People with depression are more likely to believe in COVID - 19 vaccine misinformation, study finds

People with depression are more likely to believe in COVID - 19 vaccine misinformation, study finds

New Jersey ANI - January 22, ANI During a time in which depression rates are increasing day by day due to COVID - 19, a new study shows that people who feel depressed are more likely to believe in vaccine-related misinformation.

The study, co-authored by a Rutgers researcher, was published in the Journal of the American Medical Association Network Open.

The study found that people with moderate or greater symptoms of depression, such as little interest in doing things, difficulty sleeping or concentrating, poor appetite or overeating, and feeling bad about themselves, were more likely to believe at least 1 of 4 false statements about COVID-19 vaccines. Half as likely to be vaccinated were those who believed the statements to be true.

According to the National Center for Health Statistics, approximately one-quarter of adults in the U.S. reported moderate or greater depressive symptoms during the COVID - 19 epidemic. People suffering from depression may be at a higher risk of COVID - 19, highlighting the need to address mental health disorders.

According to the data, 29.3 per cent of people with moderate or more depressive symptoms supported this misinformation, compared to 15.1 per cent of those without.

The researchers didn't examine why the link might have been caused by a negative bias, which caused people suffering from depression to focus more on content that evoked negative emotions.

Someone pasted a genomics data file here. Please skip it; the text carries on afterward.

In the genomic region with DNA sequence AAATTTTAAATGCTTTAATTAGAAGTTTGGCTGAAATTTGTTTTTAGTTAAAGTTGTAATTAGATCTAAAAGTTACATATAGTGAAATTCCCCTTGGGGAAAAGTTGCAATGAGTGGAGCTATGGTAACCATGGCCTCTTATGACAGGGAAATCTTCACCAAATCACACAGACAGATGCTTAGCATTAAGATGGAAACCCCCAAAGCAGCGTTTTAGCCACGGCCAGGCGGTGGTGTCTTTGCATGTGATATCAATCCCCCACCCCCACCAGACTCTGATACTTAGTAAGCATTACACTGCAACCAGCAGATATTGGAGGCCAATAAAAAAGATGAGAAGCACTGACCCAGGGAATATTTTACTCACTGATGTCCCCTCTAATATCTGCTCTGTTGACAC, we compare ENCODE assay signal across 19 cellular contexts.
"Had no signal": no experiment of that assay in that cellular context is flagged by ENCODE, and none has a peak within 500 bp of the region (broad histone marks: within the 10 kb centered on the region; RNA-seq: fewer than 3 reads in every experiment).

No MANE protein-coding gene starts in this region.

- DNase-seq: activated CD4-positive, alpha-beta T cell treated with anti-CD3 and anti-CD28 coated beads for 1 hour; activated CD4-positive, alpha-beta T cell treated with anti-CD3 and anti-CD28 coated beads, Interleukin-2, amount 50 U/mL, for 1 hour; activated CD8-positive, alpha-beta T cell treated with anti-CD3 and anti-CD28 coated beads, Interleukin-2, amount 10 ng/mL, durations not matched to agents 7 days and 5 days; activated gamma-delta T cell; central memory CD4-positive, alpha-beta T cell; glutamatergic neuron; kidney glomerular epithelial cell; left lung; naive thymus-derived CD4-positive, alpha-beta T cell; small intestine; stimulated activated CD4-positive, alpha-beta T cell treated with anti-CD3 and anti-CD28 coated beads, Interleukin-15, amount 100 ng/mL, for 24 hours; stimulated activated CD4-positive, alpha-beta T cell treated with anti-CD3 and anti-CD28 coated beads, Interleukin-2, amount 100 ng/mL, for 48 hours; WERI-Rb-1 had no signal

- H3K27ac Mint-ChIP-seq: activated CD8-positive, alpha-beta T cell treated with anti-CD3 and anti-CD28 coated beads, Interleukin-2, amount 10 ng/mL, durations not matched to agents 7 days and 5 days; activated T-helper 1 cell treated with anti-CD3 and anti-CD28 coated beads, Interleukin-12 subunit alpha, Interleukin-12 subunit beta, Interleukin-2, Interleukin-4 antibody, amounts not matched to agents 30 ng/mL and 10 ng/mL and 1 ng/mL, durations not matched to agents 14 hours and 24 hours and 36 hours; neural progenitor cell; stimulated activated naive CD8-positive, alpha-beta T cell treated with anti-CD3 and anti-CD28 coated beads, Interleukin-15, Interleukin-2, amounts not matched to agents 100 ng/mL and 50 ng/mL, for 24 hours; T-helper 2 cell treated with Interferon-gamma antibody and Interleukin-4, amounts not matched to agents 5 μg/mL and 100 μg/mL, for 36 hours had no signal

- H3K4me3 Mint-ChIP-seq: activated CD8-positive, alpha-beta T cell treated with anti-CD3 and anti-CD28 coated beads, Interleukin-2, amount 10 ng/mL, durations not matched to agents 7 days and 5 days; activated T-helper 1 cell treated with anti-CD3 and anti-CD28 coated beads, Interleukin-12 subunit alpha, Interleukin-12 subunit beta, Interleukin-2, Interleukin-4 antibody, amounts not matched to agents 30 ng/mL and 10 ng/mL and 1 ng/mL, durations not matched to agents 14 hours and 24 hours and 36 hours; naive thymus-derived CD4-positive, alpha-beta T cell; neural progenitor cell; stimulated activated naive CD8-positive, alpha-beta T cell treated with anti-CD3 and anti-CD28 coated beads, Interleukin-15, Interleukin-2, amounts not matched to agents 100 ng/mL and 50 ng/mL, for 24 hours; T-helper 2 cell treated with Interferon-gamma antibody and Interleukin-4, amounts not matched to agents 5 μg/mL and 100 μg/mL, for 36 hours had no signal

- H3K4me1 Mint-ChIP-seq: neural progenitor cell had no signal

The epidemic has taken a serious toll on the mental health of Americans, especially young people, said Katherine Ognyanova, associate professor of communication at Rutgers' School of Communication and Information. More than ever, we must watch for depressive symptoms in our communities, but platforms and media have a role to play in order to avoid undesirable health outcomes. The researchers used data from the research group The COVID States Project, which conducted surveys about once every six weeks since April 2020. The data from 15,464 adults in the U.S. was analyzed by the researchers. Participants were asked to rate vaccine-related misinformation as accurate statement is true inaccurate statement is not true or not sure. The four statements of misinformation included The COVID 19 vaccines will alter people's DNA, The COVID 19 vaccines contain microchips that could track people, The COVID 19 vaccines contain the lung tissue of aborted fetuses, and The COVID 19 vaccines can make it harder to get pregnant. Over the course of two weeks, participants completed a health questionnaire to measure major depressive symptoms.